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Nationwide scraps its Junior cash Isa – are these accounts under threat?

Find out what to do with your child’s money

Nationwide has recently withdrawn its Smart Junior Isa account from the market, replacing it with a new children’s savings account – the Future Saver.

This move comes at a time when the number of people paying into cash Isas is declining, and the rates offered by most adult cash Isas are being eclipsed by savings accounts.

Which? reveals why Britain’s biggest building society has scrapped its Junior Isa, whether other banks are likely to follow and where to find the best accounts to save for your children.


Why has Nationwide scrapped its Junior Isa account?

First introduced in 2011, there have always been far fewer Junior cash Isas subscribed to than adult cash Isas, which is to be expected.

According to HMRC’s most recent Isa statistics, in 2017/18, 636,000 Junior cash Isas were subscribed to, compared to nearly 8m adult cash Isas.

But the difference is that Junior cash Isa numbers have been gradually increasing – the 2017/18 figure is up 47,000 since 2016/17.

So, the fact that Nationwide has decided to scrap its account comes a surprise

Nationwide’s Smart Junior Isa account paid 3.25% AER on minimum initial deposits of £1. The usual Junior Isa rules and allowances applied, and it was the third highest paying Isa in our list of the best accounts.

So, why has it been axed?

A Nationwide spokesperson told us that the decision was a result of a customer survey, which revealed that people wanted more control over the money held in the Junior Isa.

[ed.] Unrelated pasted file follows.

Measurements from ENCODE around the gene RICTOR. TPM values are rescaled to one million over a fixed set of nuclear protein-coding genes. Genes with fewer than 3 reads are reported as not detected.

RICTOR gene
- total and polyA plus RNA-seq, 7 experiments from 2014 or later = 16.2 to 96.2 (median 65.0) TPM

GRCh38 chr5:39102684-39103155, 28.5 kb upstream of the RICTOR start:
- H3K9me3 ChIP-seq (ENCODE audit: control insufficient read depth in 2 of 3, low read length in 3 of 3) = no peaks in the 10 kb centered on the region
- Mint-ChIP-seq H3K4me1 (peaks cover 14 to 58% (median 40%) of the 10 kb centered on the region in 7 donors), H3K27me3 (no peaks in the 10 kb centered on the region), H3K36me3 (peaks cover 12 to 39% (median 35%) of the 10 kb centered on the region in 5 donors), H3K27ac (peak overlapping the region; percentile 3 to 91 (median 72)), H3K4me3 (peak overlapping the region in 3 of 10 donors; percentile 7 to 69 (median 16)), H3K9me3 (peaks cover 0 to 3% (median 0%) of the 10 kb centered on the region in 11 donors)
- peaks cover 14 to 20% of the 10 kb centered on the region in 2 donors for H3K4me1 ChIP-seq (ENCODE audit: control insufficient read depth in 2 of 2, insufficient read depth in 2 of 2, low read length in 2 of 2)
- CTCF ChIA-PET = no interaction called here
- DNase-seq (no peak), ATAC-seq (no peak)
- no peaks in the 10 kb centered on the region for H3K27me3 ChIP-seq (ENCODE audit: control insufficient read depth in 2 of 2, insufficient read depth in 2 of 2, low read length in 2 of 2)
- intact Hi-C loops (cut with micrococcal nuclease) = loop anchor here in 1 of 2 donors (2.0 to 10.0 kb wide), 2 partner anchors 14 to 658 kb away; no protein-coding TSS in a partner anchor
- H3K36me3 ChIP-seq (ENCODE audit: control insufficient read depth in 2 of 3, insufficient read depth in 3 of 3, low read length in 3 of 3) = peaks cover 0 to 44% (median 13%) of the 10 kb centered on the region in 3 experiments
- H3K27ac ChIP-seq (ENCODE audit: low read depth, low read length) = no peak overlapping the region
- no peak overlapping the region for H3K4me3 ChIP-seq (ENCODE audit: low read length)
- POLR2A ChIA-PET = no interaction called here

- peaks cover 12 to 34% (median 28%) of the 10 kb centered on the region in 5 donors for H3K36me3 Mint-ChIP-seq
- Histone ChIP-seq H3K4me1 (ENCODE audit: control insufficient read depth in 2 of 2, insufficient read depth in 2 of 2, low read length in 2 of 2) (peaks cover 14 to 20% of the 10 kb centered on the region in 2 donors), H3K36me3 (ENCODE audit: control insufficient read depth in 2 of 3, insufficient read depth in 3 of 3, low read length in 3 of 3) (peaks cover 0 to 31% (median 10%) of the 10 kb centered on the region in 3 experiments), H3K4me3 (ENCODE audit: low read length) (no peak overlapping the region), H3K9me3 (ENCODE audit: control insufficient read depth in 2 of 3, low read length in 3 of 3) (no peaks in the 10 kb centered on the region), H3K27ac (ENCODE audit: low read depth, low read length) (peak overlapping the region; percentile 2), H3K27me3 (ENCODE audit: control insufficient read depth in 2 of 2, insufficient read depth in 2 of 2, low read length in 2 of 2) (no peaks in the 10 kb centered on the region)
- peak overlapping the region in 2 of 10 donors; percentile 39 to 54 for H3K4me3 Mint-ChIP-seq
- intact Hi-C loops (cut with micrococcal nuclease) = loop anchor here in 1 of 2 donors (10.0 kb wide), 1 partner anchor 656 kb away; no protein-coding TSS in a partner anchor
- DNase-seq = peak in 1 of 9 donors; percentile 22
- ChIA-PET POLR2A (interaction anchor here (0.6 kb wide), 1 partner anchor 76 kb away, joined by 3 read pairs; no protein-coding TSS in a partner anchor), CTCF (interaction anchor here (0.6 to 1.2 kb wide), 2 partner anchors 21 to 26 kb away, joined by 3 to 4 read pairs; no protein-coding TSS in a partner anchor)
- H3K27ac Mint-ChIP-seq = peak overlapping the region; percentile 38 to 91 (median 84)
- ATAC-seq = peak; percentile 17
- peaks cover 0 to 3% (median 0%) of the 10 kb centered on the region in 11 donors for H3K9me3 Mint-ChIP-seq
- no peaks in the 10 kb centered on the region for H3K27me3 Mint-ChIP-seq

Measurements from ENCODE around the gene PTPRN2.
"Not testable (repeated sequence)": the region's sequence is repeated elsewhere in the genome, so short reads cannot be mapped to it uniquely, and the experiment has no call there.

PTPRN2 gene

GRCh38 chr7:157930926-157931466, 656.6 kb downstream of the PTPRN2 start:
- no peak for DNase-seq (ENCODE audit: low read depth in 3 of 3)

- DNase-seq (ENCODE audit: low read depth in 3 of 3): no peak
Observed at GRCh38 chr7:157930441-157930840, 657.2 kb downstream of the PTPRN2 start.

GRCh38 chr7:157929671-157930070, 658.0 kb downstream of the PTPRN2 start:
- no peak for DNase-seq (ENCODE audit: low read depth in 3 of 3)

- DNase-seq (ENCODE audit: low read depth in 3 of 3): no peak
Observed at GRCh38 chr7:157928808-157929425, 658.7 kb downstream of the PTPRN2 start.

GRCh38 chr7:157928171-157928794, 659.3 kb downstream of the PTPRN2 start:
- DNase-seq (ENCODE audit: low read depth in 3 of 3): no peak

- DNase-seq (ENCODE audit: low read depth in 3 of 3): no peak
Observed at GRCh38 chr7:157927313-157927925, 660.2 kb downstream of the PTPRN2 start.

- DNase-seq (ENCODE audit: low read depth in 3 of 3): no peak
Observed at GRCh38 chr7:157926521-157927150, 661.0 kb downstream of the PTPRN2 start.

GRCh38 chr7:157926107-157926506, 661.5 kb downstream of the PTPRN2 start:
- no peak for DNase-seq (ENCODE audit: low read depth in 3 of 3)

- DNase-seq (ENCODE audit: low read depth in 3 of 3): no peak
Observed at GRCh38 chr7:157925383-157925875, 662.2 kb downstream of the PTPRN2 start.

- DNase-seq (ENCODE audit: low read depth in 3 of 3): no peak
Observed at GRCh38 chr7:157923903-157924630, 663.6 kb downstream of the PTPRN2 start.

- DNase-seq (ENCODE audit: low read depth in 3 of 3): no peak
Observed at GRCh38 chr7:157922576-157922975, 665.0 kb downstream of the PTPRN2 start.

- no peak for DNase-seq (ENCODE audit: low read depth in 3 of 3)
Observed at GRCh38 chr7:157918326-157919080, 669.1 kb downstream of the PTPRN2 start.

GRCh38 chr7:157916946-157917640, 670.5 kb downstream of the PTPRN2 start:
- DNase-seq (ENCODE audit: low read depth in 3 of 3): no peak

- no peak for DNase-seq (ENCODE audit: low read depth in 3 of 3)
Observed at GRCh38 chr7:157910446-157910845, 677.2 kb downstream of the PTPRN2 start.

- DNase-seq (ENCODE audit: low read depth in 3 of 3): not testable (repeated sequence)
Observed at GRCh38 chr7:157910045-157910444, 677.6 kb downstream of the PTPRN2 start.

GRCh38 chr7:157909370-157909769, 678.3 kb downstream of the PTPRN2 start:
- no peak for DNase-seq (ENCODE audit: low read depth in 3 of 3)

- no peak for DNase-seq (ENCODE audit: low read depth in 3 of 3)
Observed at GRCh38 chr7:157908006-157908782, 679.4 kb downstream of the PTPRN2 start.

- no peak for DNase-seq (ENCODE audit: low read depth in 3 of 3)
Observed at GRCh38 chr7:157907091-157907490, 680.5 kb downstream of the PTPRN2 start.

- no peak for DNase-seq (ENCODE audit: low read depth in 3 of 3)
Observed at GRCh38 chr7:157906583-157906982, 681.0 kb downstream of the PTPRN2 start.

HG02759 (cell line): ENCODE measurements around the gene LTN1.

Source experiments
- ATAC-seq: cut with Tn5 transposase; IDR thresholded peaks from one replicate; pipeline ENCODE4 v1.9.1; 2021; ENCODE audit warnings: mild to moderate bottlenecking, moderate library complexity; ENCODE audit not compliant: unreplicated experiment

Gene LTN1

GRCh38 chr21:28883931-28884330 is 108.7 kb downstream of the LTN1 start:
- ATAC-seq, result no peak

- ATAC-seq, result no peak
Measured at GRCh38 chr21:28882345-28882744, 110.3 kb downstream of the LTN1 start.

Some felt that they would like their children to be able to access the money before the turned 18; some worried that 18 was too young and their child was likely to fritter their money away; some specifically wanted to be able to safeguard the money to only be spent on a first car or deposit for a house.

Some parents also wanted to have the option of accessing the money in case of emergencies.

Due to its restrictions, none of this was possible with a Junior Isa account – but is offered by the new Nationwide Future Saver.

Nationwide has not made much of a fanfare about its Junior Isa account being canned – in fact, go on the building society’s website and you’ll only see that the Isa has vanished, and instead there’s advertising for the new children’s savings account that’s been brought in to replace it.

How does the new Nationwide account measure up?

Nationwide has replaced its Junior Isa with a new savings account. The Future Saver is a children’s savings account offering 3.50% AER if the child’s parents hold a main current account with Nationwide; 2.50% AER if they don’t.

It can be opened for children from birth up to the age of 15, and the terms are written in trust, so you can decide the age when your child can take over ownership of the money – unlike a Junior Isa which has strict rules of the child having to wait until they’re 18.

You can pay in up to £5,000 per account year – a fair bit more than the annual Junior Isa limit of £4,260.

What’s more, you can access the money saved in the savings account – which isn’t possible in a Junior Isa.

The crucial thing to remember in this case, though, is that you should only make a withdrawal once each account year – more than that will result in the rate being reduced to 0.5% AER.

The table below shows the top-rate children’s savings accounts currently on the market.

Account AER Restrictions
Halifax Kids’ Monthly Saver (0-15yrs) 4.5% (variable) Must save £10-£100 per month. No withdrawals allowed.
Saffron Building Society Children’s Regular Saver (0-15yrs) 4% (fixed) Must save £5-£100 per month.
Barclays Children’s Regular Saver (0-17yrs) 3.5% (fixed) Must save £5-£100 per month. Rate drops to 1.51% AER in any month you make a withdrawal.

These accounts all require regular savings to be made, and while the interest rates on offer are high, you’ll only be able to deposit a maximum of £1,200 a year if you pay in the maximum £100 a month, so there’ll be less money in the account to grow.